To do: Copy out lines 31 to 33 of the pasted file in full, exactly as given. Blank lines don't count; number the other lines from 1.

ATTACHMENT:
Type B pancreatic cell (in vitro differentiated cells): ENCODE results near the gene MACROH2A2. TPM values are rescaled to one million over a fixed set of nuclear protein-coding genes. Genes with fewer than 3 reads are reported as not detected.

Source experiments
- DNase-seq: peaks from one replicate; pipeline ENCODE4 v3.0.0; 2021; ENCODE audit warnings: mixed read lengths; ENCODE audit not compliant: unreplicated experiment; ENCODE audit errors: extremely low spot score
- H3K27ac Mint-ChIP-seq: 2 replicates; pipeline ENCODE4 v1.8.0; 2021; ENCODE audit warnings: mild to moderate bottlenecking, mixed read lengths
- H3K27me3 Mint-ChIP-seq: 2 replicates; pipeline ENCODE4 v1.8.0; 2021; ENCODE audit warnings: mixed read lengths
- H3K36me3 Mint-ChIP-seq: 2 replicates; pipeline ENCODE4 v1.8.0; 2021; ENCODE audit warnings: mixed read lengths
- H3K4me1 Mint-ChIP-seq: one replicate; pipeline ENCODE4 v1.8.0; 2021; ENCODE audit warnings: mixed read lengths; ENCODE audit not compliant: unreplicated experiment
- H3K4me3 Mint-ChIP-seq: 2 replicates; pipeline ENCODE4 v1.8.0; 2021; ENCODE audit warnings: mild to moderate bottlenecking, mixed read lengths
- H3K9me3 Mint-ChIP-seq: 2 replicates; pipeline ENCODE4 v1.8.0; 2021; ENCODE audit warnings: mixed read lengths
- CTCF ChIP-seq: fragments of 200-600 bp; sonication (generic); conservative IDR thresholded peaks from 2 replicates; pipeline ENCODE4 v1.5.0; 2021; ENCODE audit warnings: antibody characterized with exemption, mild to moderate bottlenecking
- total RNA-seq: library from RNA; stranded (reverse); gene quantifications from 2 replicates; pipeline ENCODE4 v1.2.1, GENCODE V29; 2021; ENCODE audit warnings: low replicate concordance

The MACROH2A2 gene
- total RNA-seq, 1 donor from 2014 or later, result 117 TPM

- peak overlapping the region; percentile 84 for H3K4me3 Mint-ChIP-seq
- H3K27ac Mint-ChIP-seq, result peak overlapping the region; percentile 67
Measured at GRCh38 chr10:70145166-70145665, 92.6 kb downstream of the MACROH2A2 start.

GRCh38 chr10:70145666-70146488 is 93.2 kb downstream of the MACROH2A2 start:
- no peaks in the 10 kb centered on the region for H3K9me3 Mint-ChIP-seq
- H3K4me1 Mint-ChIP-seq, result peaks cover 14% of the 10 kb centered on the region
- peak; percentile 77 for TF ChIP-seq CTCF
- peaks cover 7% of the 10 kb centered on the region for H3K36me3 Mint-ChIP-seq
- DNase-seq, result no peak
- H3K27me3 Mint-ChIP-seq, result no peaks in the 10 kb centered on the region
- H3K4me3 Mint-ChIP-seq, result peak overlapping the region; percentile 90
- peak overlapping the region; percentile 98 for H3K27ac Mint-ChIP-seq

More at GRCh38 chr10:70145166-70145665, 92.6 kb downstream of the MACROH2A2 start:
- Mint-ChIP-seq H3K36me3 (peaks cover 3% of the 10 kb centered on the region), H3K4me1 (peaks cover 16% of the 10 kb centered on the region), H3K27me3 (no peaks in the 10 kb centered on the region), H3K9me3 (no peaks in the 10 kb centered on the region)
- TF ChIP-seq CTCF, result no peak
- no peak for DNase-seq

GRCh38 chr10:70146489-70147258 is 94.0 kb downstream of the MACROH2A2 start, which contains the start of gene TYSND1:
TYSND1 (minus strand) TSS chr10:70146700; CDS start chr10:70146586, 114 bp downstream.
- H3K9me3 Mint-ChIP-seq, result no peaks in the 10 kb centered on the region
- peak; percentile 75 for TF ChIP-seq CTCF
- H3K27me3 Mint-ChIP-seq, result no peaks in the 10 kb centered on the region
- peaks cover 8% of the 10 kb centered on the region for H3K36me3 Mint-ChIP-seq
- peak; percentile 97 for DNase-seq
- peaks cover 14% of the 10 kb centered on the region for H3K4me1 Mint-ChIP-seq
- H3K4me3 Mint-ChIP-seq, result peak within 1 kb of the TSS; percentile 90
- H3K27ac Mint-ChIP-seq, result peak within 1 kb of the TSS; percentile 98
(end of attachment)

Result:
TYSND1 (minus strand) TSS chr10:70146700; CDS start chr10:70146586, 114 bp downstream.
- H3K9me3 Mint-ChIP-seq, result no peaks in the 10 kb centered on the region
- peak; percentile 75 for TF ChIP-seq CTCF